FEEDBACK I

Contrarian reader Justin Ling wonders:

One wonders why ‘investigating’ this non-issue (a) counts as journalism or (b) matters to anyone but the media. If he pocketed it, he did so because he did not want to offend Catholics by refusing the wafer. Shouldn’t we be focusing on the other host of issues out there surrounding Mr. Harper?

Well, of course the original story wasn’t important. It was amusing and ironic, and treated as such by the media. But then the Prime Minister blew a gasket, and the CBC invoked copyright to bar public access to the video evidence, and the Telegraph-Journal issued this astonishing and hard-to-credit apology (just as its owners queued up for lucrative shipbuilding contracts), and the PM’s director of communications resigned a year into the job. And finally, there’s the Ottawa press corps’s disinclination to look into the inconsistencies.

FEEDBACK II

Contrarian reader WT observes:

Whatever else there is to be said about the TJ wafergate apology, it must rank as one of the great pooh-eaters of all time.

FEEDBACK III

Mervin Hollingsworth of Saskatoon thinks we’re off our trolley:

Do you know how silly your report reads? Who cares what Harper did with the Host. It is between him and his God. Try to move on to something that all Canadians care about. This is pure speculation and garbage and a waste of everybody’s time. It truly must be a slow summer.

To be clear, which I thought I had been, I don’t give a flying fig what SH did with the Host. I care about the fallout, which reeks of dishonesty.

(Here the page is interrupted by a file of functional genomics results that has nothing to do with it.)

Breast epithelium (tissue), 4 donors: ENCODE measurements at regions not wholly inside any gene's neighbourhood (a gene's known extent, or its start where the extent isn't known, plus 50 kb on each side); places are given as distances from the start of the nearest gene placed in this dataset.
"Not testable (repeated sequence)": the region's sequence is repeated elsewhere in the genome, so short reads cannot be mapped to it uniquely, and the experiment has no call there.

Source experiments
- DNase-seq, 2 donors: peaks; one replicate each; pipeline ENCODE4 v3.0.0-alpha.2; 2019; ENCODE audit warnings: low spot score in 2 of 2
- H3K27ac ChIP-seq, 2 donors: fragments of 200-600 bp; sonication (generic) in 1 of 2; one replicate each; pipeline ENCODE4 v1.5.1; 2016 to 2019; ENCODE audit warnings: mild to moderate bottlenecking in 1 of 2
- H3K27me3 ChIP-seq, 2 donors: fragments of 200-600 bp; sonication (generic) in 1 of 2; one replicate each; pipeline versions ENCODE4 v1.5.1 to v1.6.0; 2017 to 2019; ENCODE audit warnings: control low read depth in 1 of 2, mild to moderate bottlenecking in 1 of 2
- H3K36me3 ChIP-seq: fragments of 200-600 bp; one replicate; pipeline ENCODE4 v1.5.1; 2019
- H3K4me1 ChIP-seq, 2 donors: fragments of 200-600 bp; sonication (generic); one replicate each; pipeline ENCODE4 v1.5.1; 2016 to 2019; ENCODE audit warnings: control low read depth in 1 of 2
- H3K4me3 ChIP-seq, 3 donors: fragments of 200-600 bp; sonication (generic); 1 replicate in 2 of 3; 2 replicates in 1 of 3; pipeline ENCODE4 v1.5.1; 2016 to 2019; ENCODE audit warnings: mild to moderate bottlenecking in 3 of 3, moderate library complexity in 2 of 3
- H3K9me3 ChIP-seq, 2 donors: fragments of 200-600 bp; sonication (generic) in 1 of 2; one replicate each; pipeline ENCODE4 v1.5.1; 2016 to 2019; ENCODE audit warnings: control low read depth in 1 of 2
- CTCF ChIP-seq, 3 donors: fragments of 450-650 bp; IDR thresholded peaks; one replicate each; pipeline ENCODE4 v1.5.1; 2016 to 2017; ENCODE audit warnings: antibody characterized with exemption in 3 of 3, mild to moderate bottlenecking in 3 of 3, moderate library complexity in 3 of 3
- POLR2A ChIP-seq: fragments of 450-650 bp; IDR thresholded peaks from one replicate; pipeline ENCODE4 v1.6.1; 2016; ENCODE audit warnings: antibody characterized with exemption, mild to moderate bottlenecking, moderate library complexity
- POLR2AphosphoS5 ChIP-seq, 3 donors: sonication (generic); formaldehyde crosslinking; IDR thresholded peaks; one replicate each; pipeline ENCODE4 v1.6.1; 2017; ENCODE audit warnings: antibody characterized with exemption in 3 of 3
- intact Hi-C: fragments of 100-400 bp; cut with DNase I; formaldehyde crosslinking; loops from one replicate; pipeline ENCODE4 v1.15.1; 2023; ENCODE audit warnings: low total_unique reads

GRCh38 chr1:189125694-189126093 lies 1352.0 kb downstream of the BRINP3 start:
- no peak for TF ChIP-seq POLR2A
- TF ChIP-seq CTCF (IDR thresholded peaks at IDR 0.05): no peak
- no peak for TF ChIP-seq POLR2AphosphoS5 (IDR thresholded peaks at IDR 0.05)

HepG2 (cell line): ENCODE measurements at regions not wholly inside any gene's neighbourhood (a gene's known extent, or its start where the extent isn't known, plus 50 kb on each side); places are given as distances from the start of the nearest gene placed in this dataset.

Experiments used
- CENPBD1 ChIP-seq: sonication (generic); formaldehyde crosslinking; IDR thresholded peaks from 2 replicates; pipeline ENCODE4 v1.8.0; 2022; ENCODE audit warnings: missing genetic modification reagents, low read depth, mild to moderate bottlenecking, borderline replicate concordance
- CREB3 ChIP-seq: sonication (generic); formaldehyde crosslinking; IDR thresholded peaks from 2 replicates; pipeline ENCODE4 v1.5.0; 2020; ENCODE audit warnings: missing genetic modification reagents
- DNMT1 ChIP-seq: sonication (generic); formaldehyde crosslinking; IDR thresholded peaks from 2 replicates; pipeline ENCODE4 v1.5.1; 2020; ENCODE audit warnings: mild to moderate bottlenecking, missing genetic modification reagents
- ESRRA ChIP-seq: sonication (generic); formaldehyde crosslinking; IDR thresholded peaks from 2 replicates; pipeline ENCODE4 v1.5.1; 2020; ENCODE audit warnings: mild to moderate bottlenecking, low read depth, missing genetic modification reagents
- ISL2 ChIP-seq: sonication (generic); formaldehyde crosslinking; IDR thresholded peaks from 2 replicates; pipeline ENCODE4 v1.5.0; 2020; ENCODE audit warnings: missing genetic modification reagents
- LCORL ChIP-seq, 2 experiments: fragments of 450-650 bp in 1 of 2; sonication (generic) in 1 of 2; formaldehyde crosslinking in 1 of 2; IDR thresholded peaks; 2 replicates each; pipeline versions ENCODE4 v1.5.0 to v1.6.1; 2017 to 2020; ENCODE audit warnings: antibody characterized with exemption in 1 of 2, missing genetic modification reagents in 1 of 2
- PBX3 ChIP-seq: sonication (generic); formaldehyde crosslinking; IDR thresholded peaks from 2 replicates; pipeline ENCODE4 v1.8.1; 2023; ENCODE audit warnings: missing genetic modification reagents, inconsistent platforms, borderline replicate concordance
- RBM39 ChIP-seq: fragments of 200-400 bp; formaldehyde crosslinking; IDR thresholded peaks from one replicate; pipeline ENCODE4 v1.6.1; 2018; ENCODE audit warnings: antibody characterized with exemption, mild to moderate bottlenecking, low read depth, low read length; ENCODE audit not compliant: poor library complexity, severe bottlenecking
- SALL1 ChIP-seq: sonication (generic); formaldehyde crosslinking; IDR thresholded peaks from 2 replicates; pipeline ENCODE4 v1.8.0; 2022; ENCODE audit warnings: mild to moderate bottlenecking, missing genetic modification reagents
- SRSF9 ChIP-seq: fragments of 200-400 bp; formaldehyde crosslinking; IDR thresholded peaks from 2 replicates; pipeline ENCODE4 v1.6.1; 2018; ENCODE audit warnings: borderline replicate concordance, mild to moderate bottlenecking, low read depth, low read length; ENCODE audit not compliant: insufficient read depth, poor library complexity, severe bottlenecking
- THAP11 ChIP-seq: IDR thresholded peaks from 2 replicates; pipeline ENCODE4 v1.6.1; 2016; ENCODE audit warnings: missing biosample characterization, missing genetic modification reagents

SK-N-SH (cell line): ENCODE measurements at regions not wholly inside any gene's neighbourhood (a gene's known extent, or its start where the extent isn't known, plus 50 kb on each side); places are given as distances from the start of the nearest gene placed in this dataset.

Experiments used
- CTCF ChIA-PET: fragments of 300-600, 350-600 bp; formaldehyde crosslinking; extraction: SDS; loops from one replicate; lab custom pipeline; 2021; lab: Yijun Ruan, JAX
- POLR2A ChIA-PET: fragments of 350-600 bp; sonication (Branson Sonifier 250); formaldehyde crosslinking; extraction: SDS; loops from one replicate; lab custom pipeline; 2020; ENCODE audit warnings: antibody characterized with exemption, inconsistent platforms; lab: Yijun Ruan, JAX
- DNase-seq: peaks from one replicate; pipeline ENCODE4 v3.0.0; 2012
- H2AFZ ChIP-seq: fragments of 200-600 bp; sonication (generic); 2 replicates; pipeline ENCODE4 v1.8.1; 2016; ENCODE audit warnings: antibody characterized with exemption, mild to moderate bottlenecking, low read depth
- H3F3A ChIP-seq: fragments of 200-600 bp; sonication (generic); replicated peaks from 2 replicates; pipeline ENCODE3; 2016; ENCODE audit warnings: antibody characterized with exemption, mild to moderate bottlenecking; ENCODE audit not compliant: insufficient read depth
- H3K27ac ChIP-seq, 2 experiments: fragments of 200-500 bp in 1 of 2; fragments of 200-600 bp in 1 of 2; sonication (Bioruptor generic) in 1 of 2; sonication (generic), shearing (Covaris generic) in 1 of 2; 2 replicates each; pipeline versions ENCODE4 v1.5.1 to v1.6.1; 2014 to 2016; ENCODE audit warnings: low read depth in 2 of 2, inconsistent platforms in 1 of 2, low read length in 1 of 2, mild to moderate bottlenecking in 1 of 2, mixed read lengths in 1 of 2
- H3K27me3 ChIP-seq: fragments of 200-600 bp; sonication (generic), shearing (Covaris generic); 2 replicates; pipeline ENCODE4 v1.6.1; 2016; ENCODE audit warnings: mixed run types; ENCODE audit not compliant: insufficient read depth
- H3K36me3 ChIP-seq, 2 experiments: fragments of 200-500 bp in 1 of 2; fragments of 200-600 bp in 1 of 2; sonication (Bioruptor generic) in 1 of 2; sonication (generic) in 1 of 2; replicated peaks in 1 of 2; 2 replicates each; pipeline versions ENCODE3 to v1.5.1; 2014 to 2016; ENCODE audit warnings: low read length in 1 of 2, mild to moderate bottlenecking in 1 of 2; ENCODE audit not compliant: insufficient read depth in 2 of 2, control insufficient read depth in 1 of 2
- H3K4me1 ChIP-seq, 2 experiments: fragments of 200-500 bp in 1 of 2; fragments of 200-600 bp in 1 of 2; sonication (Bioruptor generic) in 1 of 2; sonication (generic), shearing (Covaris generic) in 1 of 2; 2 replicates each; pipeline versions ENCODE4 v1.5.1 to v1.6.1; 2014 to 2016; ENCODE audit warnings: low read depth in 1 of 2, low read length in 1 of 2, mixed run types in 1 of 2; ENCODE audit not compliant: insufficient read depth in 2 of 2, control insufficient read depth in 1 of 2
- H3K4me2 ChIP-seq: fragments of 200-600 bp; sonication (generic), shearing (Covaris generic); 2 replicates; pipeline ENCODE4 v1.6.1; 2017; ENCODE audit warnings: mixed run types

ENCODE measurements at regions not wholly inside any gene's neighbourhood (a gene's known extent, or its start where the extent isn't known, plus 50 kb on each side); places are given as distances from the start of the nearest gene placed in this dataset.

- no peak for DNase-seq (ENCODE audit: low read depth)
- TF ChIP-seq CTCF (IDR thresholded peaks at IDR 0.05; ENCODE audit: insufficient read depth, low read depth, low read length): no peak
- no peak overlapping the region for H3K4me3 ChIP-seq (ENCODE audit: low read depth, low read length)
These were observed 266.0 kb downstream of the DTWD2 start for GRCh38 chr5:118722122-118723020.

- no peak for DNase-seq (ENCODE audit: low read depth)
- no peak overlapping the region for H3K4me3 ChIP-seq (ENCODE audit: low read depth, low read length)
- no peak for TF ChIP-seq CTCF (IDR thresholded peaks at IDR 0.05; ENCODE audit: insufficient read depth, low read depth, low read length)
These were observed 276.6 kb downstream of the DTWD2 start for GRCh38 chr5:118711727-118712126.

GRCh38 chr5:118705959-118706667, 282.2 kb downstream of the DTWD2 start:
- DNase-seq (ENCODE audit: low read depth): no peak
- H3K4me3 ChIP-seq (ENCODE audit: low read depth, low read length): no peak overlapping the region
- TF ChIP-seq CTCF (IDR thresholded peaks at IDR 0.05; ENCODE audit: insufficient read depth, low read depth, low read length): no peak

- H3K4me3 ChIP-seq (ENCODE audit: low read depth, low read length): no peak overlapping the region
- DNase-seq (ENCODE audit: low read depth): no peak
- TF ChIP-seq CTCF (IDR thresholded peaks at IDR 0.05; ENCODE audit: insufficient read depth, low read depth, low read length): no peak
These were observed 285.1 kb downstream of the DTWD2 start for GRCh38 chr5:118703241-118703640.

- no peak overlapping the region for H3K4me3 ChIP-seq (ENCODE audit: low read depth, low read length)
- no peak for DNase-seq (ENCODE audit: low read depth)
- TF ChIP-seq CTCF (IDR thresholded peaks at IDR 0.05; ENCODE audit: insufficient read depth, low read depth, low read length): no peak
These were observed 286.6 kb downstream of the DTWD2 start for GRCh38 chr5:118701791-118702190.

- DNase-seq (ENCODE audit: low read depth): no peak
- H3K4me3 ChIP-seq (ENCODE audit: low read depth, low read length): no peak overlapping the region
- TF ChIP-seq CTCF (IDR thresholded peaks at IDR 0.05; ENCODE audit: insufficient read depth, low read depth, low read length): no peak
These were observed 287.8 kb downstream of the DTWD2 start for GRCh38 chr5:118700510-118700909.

2, 4, 6, 8 – Did he or didn’t he transubstantiate?

On the rare occasions when circumstances force contrarian to participate in religious rites, our unfamiliarity with the rules often begets panic. Thus contrarian sympathizes with Prime Minister Harper’s apparent befuddlement when Monsignor André Richard, Bishop of the Diocese of Moncton, offered him the communion wafer during Romeo LeBlanc’s funeral.

What’s a Protestant pol to do? As a non-Catholic, Harper is ineligible to receive communion. But having taken the wafer, which, upon consecration for the Eucharist, becomes the body and blood of Christ, he can’t just ditch it. A YouTube video appears to show Harper slipping the host into his suit jacket pocket.

This has Monsignor Brian Henneberry, vicar general and chancellor in the Diocese of Saint John, in holy dudgeon.

If Harper accepted the host but did not consume it, “it’s worse than a faux pas, it’s a scandal from the Catholic point of view,” he told the Saint John Telegraph-Journal.

A thread on the Religious Forum website is headed, “The PM has kidnapped Jesus!!!!”

“Absurd,” says Harper spokesman Dimitri Soudas. “The priest offered the host to the prime minister, the prime minister accepted the host and he consumed it.”

On close inspection, the video is open to either interpretation. Contrarian feels the PM’s momentary stupefaction, and urges Canadians of all creeds (and non-creeds) to cut him some slack.